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JARV IS…: Beyond The Pale

“House Music All Night Long” could be the unofficial lockdown anthem. The track finds Jarvis Cocker, erstwhile Pulp frontman and BBC 6 Music presenter, “lost in the land of the living room/ Adrift in a world of interiors.” Over a pulsing dance beat, he dreams of wild abandonment while beng stuck inside at a domestic disco.

Its lyrical theme will resonate with most of the globe but, despite its prophetic sense of COVID claustrophobia, the album was actually written and showcased live last year. This work method is replicated across the six other tracks on Beyond the Pale, which were all workshopped or recorded in front of an audience. This included an intimate concert in Peak Cavern, near Cocker’s home town of Sheffield, and a headline set at Primavera Festival. In what he calls an “alive record” rather than a live one, over-dubs and vocals were added in the studio for a loose-limbed creation.

The first outing for the JARV IS… project, it finds Cocker collaborating with a host of lesser-known industry figures: harpist Serafina Steer, synth-player Jason Buckle (All Seeing I), bassist Andrew McKinney (James Taylor Quartet), violinist Emma Smith (Bas Jan) and drummer Adam Betts (Three Trapped Tigers). If it doesn’t exactly overhaul his leitmotifs, then it does at least reinvigorate them after two mediocre solo albums (2006’s Jarvis and 2009’s Further Complications) and a collaborative concept release with Chilly Gonzales (2017’s Room 29).

The zeitgeisty “House Music All Night Long” has commanded the most pre-release attention but it’s the lead single, “Must I Evolve?,” that captures its prevailing lyrical themes. In under seven minutes, he traces human evolution from the Big Bang to the rave scene of “Sorted for E’s & Wizz,” where he discovers, “Someone has lost their drugs in the long grass.”

It’s one of the most compelling tracks on offer, its psych-rock arrangement and krautrock driving force being injected with a Greek chorus of female band members. They coldy respond to his questions (“Can I stay the same?/ Must I grow up?”), which touch on the release’s preoccupation with aging.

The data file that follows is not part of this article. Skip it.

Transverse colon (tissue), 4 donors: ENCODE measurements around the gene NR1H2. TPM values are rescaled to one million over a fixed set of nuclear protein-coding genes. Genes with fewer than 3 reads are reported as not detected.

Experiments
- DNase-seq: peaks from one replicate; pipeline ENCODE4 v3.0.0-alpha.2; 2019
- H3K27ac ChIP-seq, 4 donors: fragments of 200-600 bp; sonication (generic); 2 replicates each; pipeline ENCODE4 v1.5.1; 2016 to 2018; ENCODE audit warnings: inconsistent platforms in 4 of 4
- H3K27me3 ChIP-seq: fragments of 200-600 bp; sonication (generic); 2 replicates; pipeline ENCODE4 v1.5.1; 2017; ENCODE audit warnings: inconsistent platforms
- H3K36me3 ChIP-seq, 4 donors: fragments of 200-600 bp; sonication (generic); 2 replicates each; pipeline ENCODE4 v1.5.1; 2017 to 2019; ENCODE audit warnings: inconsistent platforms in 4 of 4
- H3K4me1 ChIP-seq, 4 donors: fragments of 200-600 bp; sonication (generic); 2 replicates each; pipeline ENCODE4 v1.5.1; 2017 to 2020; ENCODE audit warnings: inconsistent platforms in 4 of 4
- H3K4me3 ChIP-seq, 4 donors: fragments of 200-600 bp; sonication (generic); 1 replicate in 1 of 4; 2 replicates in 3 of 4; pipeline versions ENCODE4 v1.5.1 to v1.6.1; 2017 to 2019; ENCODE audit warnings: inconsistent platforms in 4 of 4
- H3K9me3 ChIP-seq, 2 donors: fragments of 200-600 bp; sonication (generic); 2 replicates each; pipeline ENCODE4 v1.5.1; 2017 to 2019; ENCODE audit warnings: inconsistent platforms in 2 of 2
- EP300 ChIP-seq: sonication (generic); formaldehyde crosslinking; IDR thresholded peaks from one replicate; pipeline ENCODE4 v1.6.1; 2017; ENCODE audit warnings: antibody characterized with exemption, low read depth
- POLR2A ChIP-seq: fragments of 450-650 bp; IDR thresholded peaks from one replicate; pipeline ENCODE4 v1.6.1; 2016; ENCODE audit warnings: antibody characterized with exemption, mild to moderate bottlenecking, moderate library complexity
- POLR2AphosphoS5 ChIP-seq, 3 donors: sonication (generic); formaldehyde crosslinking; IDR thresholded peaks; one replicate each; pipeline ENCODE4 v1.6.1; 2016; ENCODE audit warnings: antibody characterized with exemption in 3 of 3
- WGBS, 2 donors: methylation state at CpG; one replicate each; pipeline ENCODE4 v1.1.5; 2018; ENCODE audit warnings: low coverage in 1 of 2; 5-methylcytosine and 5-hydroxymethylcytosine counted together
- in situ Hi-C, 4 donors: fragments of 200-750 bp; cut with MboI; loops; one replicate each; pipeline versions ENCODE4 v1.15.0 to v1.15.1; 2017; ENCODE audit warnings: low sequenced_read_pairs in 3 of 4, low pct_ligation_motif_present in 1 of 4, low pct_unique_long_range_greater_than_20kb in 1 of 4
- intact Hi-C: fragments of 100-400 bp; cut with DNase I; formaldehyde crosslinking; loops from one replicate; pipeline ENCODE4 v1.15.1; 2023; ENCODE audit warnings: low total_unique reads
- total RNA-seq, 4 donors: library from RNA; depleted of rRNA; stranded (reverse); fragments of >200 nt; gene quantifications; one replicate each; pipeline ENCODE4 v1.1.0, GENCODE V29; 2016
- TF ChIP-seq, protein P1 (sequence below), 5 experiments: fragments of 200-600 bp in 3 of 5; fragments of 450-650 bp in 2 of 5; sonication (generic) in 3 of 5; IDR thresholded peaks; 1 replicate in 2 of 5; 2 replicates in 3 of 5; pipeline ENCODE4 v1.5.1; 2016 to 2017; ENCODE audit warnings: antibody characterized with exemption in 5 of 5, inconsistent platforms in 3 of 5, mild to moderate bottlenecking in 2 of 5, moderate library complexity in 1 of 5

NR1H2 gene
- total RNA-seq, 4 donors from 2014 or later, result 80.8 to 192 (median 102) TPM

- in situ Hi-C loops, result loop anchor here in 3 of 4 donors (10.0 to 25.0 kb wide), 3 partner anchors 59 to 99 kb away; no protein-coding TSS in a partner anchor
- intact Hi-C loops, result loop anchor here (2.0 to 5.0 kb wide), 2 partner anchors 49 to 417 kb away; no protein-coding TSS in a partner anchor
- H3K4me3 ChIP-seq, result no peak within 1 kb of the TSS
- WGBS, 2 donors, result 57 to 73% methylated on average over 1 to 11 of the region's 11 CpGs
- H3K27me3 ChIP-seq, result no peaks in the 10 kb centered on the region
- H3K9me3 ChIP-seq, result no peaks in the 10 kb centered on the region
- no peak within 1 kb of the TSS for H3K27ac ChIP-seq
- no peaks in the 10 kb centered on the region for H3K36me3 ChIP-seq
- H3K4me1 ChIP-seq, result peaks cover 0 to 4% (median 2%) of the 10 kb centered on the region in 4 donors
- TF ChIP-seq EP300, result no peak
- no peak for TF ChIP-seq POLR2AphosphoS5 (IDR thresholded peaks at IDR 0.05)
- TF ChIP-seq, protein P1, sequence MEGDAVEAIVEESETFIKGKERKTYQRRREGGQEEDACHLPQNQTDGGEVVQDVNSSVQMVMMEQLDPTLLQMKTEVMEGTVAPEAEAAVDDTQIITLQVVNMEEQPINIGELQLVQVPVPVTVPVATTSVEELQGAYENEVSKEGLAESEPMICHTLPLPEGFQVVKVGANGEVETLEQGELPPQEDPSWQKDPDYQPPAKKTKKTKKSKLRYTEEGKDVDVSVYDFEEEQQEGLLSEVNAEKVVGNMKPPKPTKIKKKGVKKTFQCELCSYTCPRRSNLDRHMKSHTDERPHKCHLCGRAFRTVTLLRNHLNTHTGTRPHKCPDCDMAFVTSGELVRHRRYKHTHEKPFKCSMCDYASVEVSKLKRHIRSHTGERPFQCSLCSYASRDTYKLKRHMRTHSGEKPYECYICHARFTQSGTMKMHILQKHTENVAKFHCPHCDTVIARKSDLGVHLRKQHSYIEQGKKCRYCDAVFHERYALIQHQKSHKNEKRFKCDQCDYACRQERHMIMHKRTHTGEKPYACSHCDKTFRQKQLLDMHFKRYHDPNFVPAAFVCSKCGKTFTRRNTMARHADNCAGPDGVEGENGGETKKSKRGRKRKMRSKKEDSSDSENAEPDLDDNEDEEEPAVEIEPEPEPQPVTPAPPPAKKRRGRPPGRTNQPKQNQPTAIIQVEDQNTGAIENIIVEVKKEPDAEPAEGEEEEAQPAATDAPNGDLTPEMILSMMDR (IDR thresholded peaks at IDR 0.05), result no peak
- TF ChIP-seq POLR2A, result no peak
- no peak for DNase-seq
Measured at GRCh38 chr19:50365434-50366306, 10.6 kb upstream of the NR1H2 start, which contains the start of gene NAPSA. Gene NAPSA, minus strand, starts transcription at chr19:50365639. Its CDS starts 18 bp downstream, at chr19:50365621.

There are the usual lyrical puns, obsession with sex and yelping mannerisms. but the seven tracks could only have been written by a man in middle age. He contemplates his place in the world (“I am a product of all my ancestors both living and dead”) and when he notes he’s “standing on the brink of extinction” (“Am I Missing Something?”) he could be talking about his own life or the human species.

For all of that, this isn’t a downbeat record, and while it often refers back to earlier stages of Cocker’s career, there’s also a sense of forward movement. There are nods to “This Is Hardcore” on “Save the Whale” but this is combined with his love of Leonard Cohen. In an almost spoken-word number, he admits “I like it dark” over a female chorus line, pizzicato strings and synth.

Shades of his former band can also be heard on “Swanky Modes,” which adds a small dose of coffee house jazz as he recalls “the days of VHS and casual sex,” and on the twitching, taut energy of “Sometimes I Am Pharaoh.” This northbound retrospection only falls down on “Am I Missing Something?,” which was co-written by former Pulp bassist Steve Mackey but lacks musical punch amid a slightly meandering arrangement and murky sound quality.

The record isn’t quite beyond the pale but it does offer enough to keep interest piqued in Cocker’s projects. Having been crafted in front of an audience, with the band stressing they’re an ongoing live experience, there’s also the suspicion that many of the tracks will assume a life of their own when concerts can resume.

An Alive Record
Summary
There are the usual lyrical puns, obsession with sex and yelping mannerisms. but the seven tracks could only have been written by a man in middle age.
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